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    1. Glad you found it of interest Susan

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  16. We are so lucky to have the technology to wear glasses. Never thought about people way in the past not being able to read due to their sight.

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    1. We live in an age when we have so much to assist us with our tasks.

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  17. The history of the eyeglass to aid magnification is fascinating. I have cause to be grateful for corrective spectacles and sad that my Italian/English sister-in-law is going blind and nothing can be done to save her sight. I help her read her letters from English friends and write replies for her too when with her. The miniatures of people with eyeglasses are a lot of fun as I've never seen those before. Looking up at the frescoes on high walls and ceilings is a challenge isn't it? Worth the effort of peering upwards though!

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    1. I am very sorry to learn about your sister-in-law especially that nothing can be done to help her in this modern era. I suspect it must have been like that for so many people in medieval times - you will have a strong sense of how it must have been for them.

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  18. Called by this am with a coffee for a lovely catch up of your always fascinating posts Rosemary, thankyou.

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    1. Thanks for visiting Linda and for your very kind comment - wish I had known then we could have shared a coffee together.

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    2. Maybe we will get the opportunity to do so one day!

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  19. In your first picture, the French scissor glasses are so fancy. I wonder if the people who wore them felt sophisticated, lucky, or embarrassed at having to use them. I imagine they were something only the upper classes could afford.

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    1. They date to around the period when General Napoleon Bonaparte staged a coup and eventually became Emperor of France in 1804.

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  20. Dear Rosemary,
    thank you for this interesting in-sight! Good that there are glasses - but I am glad that I only needed them after finishing my examination, then still some time - and suddenly: not anymore (always only 1,2 dioptries).
    I love sungasses though - and always wonders why them, but not specs?
    In Munich an optician always presents collections of glasses - well, and then there is Dame Edna, and for a long time Elton John.

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    1. You are a lucky girl Britta - no glasses for you.

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  21. Hello Rosemary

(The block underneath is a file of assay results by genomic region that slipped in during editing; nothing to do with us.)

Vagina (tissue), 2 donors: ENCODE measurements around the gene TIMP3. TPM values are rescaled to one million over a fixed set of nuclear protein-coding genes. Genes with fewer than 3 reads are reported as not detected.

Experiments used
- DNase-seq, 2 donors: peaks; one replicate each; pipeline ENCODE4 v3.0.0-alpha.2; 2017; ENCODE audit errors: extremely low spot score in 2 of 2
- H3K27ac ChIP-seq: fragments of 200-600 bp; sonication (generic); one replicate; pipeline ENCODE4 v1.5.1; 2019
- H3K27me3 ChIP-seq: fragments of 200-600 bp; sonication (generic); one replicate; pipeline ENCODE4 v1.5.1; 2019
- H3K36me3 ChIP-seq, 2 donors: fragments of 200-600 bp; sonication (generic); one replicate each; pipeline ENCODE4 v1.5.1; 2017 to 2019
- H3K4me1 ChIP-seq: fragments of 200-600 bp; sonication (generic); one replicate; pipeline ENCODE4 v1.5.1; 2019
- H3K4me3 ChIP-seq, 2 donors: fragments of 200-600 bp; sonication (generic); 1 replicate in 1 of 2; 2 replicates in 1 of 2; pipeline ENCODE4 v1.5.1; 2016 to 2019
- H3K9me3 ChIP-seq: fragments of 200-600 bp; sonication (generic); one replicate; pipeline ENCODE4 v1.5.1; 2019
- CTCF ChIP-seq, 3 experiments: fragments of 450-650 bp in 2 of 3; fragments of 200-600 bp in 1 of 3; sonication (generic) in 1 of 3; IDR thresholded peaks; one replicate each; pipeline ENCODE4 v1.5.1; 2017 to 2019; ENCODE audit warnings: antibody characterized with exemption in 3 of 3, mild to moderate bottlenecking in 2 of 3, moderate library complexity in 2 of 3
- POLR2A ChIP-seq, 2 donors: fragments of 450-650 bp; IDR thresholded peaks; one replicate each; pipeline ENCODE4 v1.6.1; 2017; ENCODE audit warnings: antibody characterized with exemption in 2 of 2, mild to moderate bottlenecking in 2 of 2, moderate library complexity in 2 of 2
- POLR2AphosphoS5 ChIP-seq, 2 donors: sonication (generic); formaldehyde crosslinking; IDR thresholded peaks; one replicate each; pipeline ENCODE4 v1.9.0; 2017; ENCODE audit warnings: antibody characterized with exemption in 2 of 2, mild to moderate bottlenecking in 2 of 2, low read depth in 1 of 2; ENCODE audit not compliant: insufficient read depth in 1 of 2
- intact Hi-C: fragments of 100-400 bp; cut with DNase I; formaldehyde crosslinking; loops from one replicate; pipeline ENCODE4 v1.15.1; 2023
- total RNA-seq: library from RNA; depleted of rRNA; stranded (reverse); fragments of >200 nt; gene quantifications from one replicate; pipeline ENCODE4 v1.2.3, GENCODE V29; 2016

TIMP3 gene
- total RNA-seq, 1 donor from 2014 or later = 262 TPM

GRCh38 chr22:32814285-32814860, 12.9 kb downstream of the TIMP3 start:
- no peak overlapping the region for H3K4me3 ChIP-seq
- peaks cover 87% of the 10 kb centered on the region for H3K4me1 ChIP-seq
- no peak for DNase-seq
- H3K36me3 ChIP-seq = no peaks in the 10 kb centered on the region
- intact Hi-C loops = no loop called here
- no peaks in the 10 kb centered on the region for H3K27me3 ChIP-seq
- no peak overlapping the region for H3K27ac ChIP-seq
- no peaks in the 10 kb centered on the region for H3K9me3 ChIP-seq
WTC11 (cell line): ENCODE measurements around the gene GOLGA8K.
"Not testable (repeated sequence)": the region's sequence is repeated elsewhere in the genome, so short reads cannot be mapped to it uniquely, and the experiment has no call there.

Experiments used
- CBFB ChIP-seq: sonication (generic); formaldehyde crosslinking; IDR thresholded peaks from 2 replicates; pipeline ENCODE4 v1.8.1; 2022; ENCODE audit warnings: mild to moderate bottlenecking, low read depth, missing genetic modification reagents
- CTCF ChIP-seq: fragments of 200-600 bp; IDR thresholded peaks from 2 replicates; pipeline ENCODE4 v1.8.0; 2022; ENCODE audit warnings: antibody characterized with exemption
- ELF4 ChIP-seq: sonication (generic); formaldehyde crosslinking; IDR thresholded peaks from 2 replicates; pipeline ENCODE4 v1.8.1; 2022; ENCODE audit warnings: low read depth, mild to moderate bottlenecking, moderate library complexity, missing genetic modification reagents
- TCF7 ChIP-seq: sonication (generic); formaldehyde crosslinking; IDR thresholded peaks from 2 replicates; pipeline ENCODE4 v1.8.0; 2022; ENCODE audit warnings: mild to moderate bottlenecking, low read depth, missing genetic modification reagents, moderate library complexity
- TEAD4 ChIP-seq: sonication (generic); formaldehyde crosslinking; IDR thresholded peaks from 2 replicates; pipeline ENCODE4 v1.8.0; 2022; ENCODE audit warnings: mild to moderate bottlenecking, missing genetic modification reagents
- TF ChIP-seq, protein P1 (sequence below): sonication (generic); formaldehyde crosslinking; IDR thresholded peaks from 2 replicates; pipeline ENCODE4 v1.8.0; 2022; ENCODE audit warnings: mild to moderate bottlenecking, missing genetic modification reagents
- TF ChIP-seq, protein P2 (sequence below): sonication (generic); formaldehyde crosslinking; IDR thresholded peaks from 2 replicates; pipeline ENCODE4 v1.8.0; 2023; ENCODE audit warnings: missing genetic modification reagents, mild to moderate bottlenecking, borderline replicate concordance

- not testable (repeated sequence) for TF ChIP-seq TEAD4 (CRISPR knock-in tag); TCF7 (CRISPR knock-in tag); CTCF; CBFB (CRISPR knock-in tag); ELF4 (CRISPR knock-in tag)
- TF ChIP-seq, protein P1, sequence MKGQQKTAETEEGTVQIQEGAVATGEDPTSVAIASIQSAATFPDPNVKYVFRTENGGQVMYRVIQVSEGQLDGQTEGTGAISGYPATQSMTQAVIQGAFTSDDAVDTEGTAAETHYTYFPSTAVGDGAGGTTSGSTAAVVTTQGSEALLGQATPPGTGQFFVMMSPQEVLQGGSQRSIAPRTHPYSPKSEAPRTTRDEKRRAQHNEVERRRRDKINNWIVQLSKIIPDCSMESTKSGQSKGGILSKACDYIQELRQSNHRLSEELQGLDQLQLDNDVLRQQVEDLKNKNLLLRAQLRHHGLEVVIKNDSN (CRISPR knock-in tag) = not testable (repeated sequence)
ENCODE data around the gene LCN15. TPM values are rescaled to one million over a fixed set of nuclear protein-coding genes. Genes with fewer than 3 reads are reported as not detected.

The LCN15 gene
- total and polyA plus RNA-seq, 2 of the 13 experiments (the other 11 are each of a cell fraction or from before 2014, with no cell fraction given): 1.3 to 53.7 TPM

I am certainly glad to not have to wear glasses similar to the Cardinal you featured. We are very fortunate to have so many choices.

    Helenx

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    1. Hello Helen - they certainly don't do his appearance any favours, do they?

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  22. I always learn something new and very interesting every time Rosemary. Well, now I must have glasses, I dont like it...
    Have a happy week and take care!
    Warmly,
    Titti

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  23. We have certainly come a long way. My husband and I both wear reading glasses. He loses his regularly. I bought ones with pink flowers ...so he wouldn't carry them off....or claim they were his. He borrowed them to read a menu in a restaurant and gave the waitress a good chuckle....

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    1. I can just imagine how amusing the waitress found your husband wearing flowery glasses

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  24. I saw an exhibit of one of those 'golden hoards' that are dug up occasionally. Jewelry, armor--the engraving, tiny horses and Celtic knots, was so small, it was exhibited under a magnifying glass. It was done way before eye glasses or artificial light.--hart

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    1. Sometimes I wish I could be a fly on the wall and see just how so much was achieved in our far distant past.

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  25. What an enlightening post, Rosemary. I've worn eyeglasses since I was six years old. Long time. :) I can't even begin to imagine what it must have been like way back when - losing your eyesight and slowly being unable to earn a living. And of course it needn't have been illness, just old age was enough. But it's so interesting to note that scholars apparently had access to rudimentary 'eyeglasses' as far back as the 14th century.

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    1. We so many advantages over our ancestors which we sometimes forget to appreciate.

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  26. A fascinating post, Rosemary. With my poor sight I'm very grateful for modern technology. I still remember the sense of wonder I had as a child when I got my first pair of glasses and could finally see properly.